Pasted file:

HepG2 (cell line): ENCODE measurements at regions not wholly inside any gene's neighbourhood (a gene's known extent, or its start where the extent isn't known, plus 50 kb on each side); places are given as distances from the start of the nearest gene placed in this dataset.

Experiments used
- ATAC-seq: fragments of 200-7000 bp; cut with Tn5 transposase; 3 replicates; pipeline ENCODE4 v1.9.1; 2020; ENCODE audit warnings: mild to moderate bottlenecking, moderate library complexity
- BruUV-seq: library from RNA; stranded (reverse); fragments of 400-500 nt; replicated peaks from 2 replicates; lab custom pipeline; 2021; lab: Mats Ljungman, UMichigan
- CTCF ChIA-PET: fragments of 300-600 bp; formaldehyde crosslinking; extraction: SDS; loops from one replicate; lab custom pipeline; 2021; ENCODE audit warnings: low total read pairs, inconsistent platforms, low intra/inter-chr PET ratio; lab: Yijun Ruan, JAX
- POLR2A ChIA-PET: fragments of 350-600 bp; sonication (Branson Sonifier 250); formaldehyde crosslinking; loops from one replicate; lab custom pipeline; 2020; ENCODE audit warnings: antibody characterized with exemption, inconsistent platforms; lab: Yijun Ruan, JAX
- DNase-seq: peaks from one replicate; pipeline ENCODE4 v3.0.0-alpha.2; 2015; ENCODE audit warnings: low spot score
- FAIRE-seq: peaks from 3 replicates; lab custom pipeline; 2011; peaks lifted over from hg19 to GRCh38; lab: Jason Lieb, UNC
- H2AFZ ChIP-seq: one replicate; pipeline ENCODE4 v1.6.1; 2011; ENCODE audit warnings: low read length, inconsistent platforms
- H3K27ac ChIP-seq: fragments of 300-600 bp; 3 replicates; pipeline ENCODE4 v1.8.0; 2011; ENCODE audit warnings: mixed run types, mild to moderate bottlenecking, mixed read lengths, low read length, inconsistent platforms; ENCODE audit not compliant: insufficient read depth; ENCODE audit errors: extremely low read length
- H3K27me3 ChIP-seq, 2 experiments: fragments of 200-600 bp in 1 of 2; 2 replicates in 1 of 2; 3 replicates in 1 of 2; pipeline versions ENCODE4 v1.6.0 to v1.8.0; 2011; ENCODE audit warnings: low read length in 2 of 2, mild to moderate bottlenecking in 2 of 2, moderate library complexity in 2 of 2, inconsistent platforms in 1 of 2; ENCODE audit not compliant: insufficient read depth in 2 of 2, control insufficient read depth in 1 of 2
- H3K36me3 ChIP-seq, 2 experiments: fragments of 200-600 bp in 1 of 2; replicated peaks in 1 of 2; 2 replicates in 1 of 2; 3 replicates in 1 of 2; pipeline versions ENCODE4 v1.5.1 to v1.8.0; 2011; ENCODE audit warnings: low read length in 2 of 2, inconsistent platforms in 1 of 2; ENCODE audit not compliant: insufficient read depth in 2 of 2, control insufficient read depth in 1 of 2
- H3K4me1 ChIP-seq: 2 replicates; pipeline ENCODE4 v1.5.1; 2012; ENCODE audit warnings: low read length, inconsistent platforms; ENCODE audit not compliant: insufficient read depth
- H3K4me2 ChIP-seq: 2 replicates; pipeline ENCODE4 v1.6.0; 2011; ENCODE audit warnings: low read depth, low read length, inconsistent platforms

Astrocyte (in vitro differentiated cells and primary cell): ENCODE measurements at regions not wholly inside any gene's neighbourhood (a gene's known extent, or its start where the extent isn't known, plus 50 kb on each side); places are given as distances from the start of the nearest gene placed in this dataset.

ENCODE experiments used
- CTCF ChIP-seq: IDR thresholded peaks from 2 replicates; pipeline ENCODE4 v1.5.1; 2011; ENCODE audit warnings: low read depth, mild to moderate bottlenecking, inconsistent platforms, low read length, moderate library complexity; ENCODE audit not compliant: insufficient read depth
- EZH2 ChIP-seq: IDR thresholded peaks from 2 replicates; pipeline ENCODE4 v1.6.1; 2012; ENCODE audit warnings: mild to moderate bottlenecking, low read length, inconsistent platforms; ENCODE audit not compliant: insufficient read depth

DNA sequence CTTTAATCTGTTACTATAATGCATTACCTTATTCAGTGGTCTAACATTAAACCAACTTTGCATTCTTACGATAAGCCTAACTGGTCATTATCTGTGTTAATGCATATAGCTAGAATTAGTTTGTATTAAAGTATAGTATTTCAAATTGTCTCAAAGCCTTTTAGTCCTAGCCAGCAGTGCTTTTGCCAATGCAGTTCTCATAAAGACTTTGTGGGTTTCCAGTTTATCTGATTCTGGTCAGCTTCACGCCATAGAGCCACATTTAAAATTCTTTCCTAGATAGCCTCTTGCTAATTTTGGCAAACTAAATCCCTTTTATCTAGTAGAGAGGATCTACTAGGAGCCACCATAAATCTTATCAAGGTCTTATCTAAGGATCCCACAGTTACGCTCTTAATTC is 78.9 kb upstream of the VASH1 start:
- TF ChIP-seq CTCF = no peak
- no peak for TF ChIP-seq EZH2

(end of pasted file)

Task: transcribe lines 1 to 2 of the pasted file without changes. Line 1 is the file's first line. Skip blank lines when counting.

HepG2 (cell line): ENCODE measurements at regions not wholly inside any gene's neighbourhood (a gene's known extent, or its start where the extent isn't known, plus 50 kb on each side); places are given as distances from the start of the nearest gene placed in this dataset.

Experiments used